Green pioneers

PHOTOS: Greg Cox | PRODUCTION: Cornelia Badenhorst | WORDS: Johan van Zyl

On the farm, Place of Blessings, just outside Stellenbosch, there rose a new cob house – the first step of a young couple in their quest to live sustainably in the 21st century.

It’s so much easier being green with envy than well, green.

So what possessed a young stockbroker at one of London’s top firms to pack up hearth and home in 2004 and move with his family to the Boland – and that to a piece of “abused” earth where the precious top soil, had been sold off ?

Why would they choose to first get rid of a tract of bluegums and then, over a period of three years and with the help of some strong Zulu men, make bricks of sand, straw, clay and water, which they used to build an enormous house? A house with skew walls, a copper-ringed curved roof and spacious rooms where family pieces, antique-shop finds and the most beautiful copper bath have all found their spot.

And now they live here – barefoot, wheat-free and ecstatically happy – with three children, a group of workers, dogs, a cat, some hard-working chickens, Nguni and Bonsmara cattle, vineyards, 800 new trees (with more on the way), a lush organic fruit and vegetable garden that more than provides for them and their workers, a cactus garden on the roof, an olive grove, a wormery, a natural wetland pool, a dam, compost heaps, a nursery and a space-age hothouse dome, fish eagles, blue cranes, weavers, a swallow’s nest in the study and a couple of solar panels.

Eco eating

They’re soon going to be making their first straw wine; plans are in the pipeline to offer “rural, sustainable eating experiences” in a restaurant where you can see all the ingredients outside before heading inside to dine; with the help of landscape architect Patrick Watson, they’re restoring huge tracts of the farm to the original renosterveld; they want to farm with cattle and chickens that are solely pasture fed.

They’d also like to remain anonymous, please, because this isn’t about them or their unique home, but about the principles and goals of a modern, sustainable lifestyle, a certain approach towards the environment that should no longer be a choice.

“In Britain we lived in a value system based on bonuses and promotions,” recounts the wife, who left South Africa at the age of 12. “Actually a lot about cities in the Western world is aimed at consuming, using and abusing. The big transformation came about when, with the help of my brother and the philosophy espoused on the Spier estate, we started planning our home and researching various building methods. We soon noticed most South Africans are apprehensive about the oldfashioned ways of building … many think cob and clay bricks are weird and hobbit-like, or only suitable to ‘ethnic’ homes.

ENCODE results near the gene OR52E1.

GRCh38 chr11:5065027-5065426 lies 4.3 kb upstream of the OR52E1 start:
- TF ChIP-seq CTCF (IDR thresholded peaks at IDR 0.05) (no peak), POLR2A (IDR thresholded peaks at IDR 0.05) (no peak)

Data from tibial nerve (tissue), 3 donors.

We wanted a spacious, modern home with a minimal impact on the environment: Firstly by using less energy and more renewable, recycled and recyclable materials in the building process and secondly by minimising the energy requirements of the house and waste once we were living there.”


“Sustainability is a complex concept that is hard to define,” concurs her husband. He says it was through architects Keith Struthers of Natural Architecture and Etienne Bruwer from Greenhaus Architects that they got to know about practices such as permaculture and biodynamics, according to him an effective farming practice that continually improves a farm’s fertility.

This is why they now use a Flowform from Avice Hindmarch, a device that restores stagnating water in pipes to its natural, moving structure; and why they plant every plant on the farm according to the biodynamic planting calendar. “I really like the definition of sustainability I found in a report by the United Nations World Commission on Environment and Development that was published in 1987: Sustainability meets the needs of the present without compromising the ability of future generations to meet their own needs.”

She fetches a pile of albums from a cupboard, all with “Our New House” on the first page, wherein they have documented this direction they took in 2004. “We consider ourselves conductors of a big orchestra,” she says, looking slightly bemused at the transformation. “But truth be told, we’re right at the beginning of our adventure – we’re trying; we’re definitely not the perfect greenies!”

• Keith Struthers, Natural Architecture: 021 794 7655,

• Etienne Bruwer, Greenhaus Architects: 021 794 4465,